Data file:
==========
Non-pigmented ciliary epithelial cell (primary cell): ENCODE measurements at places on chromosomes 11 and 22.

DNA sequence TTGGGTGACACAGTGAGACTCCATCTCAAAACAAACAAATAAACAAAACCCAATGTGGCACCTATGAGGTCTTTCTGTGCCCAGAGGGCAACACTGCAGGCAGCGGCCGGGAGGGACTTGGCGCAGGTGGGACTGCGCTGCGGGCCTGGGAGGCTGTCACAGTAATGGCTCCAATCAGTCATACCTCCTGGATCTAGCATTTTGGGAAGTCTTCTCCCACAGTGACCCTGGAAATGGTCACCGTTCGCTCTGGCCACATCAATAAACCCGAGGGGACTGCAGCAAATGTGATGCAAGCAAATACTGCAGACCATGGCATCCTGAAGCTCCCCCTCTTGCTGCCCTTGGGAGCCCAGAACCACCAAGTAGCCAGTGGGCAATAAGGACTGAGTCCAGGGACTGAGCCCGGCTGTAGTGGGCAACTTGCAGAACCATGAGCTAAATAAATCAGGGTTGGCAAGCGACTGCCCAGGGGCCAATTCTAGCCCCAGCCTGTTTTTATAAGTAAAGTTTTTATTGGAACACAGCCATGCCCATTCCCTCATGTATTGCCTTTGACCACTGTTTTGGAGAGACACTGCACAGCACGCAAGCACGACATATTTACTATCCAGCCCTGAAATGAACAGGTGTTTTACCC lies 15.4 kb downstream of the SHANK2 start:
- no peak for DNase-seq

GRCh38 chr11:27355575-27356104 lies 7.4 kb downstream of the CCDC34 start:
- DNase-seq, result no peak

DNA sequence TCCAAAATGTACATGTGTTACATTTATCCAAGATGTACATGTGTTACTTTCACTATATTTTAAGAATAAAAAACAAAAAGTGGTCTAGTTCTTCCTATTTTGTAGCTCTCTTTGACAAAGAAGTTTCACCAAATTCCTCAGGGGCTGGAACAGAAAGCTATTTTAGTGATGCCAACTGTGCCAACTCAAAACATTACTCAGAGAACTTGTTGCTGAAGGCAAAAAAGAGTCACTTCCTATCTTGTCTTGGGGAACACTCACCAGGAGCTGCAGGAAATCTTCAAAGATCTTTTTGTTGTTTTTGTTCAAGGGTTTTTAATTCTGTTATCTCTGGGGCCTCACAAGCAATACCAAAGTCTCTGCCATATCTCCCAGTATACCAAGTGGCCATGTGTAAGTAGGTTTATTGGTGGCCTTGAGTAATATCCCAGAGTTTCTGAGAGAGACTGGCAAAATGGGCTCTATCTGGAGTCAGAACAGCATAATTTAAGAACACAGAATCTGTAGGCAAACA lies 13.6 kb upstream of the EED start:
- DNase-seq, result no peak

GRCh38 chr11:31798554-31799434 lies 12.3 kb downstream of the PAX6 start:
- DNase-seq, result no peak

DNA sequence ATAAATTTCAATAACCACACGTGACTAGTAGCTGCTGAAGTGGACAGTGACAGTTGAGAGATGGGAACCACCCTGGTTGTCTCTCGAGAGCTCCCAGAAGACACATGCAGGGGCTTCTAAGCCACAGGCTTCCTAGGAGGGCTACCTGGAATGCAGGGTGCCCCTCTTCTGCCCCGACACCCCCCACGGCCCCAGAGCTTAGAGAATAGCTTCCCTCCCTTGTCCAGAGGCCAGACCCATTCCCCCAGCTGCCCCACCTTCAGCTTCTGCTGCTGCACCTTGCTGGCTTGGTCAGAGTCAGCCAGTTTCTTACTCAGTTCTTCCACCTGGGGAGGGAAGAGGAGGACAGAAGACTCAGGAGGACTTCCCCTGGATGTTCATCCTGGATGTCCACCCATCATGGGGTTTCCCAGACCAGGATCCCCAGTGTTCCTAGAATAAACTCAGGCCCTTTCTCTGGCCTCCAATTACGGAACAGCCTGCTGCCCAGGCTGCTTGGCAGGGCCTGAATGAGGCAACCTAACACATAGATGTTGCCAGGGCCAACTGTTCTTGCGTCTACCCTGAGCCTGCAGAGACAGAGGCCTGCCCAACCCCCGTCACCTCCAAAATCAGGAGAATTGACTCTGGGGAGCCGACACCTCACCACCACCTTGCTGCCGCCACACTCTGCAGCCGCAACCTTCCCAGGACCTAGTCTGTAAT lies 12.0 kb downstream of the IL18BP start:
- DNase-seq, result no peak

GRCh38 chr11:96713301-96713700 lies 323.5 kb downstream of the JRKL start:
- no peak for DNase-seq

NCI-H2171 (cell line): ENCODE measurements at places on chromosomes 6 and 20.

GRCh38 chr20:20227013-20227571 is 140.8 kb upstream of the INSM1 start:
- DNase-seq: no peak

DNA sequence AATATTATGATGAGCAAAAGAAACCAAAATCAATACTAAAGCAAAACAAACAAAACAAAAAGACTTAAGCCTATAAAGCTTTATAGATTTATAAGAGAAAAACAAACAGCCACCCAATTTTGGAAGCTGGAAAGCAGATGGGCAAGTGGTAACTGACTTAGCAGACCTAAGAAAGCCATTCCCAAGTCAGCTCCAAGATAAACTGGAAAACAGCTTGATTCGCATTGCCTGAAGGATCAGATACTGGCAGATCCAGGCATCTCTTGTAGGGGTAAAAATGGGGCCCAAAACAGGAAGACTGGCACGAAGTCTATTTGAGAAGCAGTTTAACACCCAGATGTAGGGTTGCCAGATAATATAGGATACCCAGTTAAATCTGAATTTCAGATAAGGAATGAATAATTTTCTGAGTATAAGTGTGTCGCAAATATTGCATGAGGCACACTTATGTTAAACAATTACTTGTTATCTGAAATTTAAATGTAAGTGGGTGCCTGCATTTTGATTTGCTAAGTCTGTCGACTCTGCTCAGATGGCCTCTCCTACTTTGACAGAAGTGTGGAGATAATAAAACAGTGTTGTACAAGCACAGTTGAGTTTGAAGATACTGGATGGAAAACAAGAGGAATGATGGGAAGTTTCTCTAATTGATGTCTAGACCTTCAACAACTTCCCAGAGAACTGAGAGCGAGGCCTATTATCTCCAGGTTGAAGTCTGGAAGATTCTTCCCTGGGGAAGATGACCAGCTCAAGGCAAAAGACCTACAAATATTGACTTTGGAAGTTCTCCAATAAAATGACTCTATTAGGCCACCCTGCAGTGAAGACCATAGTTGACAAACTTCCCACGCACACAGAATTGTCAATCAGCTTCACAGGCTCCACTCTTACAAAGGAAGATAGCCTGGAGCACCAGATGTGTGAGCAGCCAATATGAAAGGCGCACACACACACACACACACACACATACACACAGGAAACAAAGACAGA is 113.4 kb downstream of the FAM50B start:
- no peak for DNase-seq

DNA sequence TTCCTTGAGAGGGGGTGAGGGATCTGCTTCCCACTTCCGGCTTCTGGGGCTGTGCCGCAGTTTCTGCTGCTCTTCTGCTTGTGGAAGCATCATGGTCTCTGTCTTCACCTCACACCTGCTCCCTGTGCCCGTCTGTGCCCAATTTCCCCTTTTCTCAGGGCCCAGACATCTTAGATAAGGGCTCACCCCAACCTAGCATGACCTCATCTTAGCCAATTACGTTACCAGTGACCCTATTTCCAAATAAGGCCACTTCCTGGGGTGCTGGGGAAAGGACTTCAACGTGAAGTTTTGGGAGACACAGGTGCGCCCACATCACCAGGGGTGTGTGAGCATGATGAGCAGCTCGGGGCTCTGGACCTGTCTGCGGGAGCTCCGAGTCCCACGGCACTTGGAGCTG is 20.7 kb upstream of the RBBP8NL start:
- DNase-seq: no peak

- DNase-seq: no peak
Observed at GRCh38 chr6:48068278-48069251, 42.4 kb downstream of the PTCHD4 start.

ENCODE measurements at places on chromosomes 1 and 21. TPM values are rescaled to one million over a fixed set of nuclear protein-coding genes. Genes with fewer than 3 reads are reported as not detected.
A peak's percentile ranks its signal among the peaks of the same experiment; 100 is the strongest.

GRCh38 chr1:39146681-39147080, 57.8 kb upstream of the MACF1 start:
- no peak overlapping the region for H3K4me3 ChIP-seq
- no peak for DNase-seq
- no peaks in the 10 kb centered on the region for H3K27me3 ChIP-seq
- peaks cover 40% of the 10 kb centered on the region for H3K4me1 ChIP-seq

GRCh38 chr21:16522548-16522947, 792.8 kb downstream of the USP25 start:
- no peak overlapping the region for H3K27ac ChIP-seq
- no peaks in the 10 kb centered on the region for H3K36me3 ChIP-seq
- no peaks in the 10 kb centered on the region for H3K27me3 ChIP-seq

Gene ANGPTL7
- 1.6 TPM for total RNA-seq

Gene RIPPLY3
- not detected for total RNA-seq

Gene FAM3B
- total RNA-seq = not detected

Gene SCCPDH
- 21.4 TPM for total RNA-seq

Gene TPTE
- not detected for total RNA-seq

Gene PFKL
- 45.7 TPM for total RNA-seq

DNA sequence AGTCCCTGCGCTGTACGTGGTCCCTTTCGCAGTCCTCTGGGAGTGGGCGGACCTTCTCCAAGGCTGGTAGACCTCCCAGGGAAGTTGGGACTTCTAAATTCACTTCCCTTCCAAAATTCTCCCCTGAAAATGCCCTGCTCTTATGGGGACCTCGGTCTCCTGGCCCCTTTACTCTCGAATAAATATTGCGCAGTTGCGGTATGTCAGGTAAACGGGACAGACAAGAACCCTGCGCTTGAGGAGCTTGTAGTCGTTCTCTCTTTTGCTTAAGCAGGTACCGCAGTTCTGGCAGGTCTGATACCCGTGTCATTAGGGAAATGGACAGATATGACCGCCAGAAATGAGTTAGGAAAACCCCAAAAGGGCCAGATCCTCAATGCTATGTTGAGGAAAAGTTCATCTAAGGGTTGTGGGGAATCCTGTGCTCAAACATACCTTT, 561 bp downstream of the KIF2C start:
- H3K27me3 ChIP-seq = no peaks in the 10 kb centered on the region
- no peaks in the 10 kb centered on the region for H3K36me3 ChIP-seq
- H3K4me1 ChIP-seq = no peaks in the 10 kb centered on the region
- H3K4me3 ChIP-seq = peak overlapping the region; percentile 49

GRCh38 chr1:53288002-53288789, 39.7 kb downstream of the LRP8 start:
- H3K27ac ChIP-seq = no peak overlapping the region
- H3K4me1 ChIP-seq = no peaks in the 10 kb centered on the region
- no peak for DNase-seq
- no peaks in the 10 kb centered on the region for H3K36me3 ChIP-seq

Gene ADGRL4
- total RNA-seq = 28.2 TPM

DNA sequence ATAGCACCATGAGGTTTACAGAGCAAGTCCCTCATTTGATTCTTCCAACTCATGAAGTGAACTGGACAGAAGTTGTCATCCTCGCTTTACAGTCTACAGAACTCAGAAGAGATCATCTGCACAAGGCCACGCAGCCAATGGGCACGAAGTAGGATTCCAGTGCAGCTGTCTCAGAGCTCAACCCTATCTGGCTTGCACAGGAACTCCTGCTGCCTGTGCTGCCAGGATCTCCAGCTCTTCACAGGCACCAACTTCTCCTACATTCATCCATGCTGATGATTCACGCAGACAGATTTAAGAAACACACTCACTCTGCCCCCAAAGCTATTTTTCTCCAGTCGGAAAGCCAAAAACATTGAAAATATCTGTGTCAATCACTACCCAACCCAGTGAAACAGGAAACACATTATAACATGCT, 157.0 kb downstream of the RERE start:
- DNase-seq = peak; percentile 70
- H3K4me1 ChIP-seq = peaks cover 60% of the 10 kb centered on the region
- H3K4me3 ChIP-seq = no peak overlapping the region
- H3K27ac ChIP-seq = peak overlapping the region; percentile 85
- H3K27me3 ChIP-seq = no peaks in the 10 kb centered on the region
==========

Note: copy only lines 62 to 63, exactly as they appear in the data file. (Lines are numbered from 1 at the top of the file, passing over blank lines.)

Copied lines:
- H3K27ac ChIP-seq = peak overlapping the region; percentile 85
- H3K27me3 ChIP-seq = no peaks in the 10 kb centered on the region